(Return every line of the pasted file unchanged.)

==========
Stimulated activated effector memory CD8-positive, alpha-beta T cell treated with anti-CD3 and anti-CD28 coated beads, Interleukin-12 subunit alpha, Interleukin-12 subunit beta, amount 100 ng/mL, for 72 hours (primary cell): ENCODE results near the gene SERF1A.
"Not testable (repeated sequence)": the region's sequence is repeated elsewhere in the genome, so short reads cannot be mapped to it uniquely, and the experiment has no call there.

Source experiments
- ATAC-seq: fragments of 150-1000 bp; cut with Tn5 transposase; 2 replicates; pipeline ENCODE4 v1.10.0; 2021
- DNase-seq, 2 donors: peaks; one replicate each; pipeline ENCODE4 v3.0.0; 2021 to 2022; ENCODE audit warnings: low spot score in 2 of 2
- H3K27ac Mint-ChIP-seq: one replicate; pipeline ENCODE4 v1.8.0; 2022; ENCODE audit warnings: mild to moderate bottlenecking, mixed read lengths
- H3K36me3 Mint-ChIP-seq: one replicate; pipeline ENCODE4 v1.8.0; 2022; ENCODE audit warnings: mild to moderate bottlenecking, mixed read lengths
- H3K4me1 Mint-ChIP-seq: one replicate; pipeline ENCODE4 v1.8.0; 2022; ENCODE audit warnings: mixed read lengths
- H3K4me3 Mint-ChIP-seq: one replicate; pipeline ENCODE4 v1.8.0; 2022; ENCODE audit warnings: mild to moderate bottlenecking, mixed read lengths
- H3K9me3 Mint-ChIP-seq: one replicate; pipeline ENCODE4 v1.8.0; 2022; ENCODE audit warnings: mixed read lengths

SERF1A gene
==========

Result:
Stimulated activated effector memory CD8-positive, alpha-beta T cell treated with anti-CD3 and anti-CD28 coated beads, Interleukin-12 subunit alpha, Interleukin-12 subunit beta, amount 100 ng/mL, for 72 hours (primary cell): ENCODE results near the gene SERF1A.
"Not testable (repeated sequence)": the region's sequence is repeated elsewhere in the genome, so short reads cannot be mapped to it uniquely, and the experiment has no call there.

Source experiments
- ATAC-seq: fragments of 150-1000 bp; cut with Tn5 transposase; 2 replicates; pipeline ENCODE4 v1.10.0; 2021
- DNase-seq, 2 donors: peaks; one replicate each; pipeline ENCODE4 v3.0.0; 2021 to 2022; ENCODE audit warnings: low spot score in 2 of 2
- H3K27ac Mint-ChIP-seq: one replicate; pipeline ENCODE4 v1.8.0; 2022; ENCODE audit warnings: mild to moderate bottlenecking, mixed read lengths
- H3K36me3 Mint-ChIP-seq: one replicate; pipeline ENCODE4 v1.8.0; 2022; ENCODE audit warnings: mild to moderate bottlenecking, mixed read lengths
- H3K4me1 Mint-ChIP-seq: one replicate; pipeline ENCODE4 v1.8.0; 2022; ENCODE audit warnings: mixed read lengths
- H3K4me3 Mint-ChIP-seq: one replicate; pipeline ENCODE4 v1.8.0; 2022; ENCODE audit warnings: mild to moderate bottlenecking, mixed read lengths
- H3K9me3 Mint-ChIP-seq: one replicate; pipeline ENCODE4 v1.8.0; 2022; ENCODE audit warnings: mixed read lengths

SERF1A gene